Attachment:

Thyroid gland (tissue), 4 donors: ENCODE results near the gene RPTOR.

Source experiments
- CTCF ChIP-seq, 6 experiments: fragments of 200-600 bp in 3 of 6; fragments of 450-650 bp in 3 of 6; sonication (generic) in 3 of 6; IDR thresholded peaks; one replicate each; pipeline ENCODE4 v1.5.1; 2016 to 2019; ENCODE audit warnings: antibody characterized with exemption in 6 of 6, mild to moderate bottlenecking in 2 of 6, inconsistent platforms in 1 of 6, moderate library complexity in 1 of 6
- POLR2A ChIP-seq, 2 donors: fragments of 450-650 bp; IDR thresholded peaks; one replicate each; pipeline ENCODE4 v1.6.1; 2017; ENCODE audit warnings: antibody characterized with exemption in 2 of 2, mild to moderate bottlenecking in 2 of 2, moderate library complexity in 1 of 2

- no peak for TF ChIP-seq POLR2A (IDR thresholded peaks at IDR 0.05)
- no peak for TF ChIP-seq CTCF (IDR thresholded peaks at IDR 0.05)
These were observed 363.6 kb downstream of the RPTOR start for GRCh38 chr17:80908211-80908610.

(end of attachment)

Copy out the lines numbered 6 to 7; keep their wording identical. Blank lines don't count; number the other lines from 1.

- no peak for TF ChIP-seq CTCF (IDR thresholded peaks at IDR 0.05)
These were observed 363.6 kb downstream of the RPTOR start for GRCh38 chr17:80908211-80908610.